Today I want to mention a handful of other ingredients, usually used in small quantities, but collectively, they’re in a whole awful lot of the foods most people eat. Many of these are used in extremely small amounts in any given product, but over time I believe those small quantities can really add up.
Tag Archives | October Unprocessed 2012
In theory, at least, chocolate is one of those unprocessed foods that easily passes the test. If you knew what you were doing, you could grow cacao, harvest and ferment the beans, dry them, roast them, crack them into nibs, grind them into liquor, conch the liquor (mixing it for several hours), temper it, and then add some sugar and form it into a fabulous home-made chocolate bar. You know, in all your spare time.
Is your sugar unprocessed? There are a lot of different types of sugars out there, so here’s some more information to help you figure out where you want to draw some lines for yourself.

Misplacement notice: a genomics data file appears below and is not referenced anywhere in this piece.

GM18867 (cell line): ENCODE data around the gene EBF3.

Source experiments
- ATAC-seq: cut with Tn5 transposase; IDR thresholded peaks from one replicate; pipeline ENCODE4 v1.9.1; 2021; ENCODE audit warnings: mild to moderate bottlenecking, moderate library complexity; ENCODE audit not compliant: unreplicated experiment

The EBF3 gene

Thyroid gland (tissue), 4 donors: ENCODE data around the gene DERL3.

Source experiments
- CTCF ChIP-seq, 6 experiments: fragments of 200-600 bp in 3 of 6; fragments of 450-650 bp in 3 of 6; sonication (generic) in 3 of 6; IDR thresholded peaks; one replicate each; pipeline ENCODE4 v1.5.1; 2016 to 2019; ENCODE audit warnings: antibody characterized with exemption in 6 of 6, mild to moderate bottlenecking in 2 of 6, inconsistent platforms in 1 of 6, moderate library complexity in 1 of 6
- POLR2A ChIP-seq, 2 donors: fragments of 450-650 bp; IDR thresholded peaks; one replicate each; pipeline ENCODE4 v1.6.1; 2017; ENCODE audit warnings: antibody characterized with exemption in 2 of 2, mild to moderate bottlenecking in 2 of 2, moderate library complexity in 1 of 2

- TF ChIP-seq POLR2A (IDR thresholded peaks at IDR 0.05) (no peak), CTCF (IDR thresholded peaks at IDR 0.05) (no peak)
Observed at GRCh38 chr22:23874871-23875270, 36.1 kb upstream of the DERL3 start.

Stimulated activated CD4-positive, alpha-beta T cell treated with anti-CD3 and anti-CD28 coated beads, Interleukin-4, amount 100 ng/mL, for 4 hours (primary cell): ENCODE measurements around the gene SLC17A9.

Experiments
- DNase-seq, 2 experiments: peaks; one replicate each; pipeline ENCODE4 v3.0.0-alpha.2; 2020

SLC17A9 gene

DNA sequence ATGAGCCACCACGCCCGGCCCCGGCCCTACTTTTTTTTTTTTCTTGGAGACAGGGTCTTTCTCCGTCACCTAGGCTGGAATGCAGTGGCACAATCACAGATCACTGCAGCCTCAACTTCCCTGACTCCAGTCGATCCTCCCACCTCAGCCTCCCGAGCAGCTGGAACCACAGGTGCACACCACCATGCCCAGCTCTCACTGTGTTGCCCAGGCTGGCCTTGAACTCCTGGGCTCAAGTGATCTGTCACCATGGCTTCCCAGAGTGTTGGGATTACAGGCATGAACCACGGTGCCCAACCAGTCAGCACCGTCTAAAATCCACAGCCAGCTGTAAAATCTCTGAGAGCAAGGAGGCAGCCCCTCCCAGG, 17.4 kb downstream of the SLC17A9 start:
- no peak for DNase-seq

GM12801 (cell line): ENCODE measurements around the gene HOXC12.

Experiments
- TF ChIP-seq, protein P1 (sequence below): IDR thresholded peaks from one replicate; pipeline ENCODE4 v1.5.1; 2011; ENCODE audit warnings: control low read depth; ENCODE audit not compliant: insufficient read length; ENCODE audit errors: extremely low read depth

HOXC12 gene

In today’s October Unprocessed FAQ, I’m going to try to clear up some confusion surrounding one of our most common ingredients: Flours and grains.
When people first hear of the October Unprocessed challenge, their first response is likely to be “But what about beer?! Wine?! Coffee?!” So I first tell them not to panic. Then I explain how I apply the Kitchen Test to these and a few other beverages. Some are fairly straightforward, but others have a bit of a gray area, and once again I’ll encourage you to make your own decision about where, exactly, you want to draw the line.
With October Unprocessed just around the corner, we need to spend a little time thinking about how to define “unprocessed.” I use The Kitchen Test, and it works well for me. Many people find it works well for them, too. But it may not fit with your definition, and that’s totally okay. In fact, I encourage disagreement and discussion, since that’s the best way for us to learn together.
These little mummies are a modified apple dumpling that uses scraps of pastry dough to simulate bandages, apple slices for the bodies, and little bits of dry cranberry for the spooky, otherworldly eyes!
Somehow they’re even better a few days after you first make them, so don’t gobble your way through the whole batch right off the bat.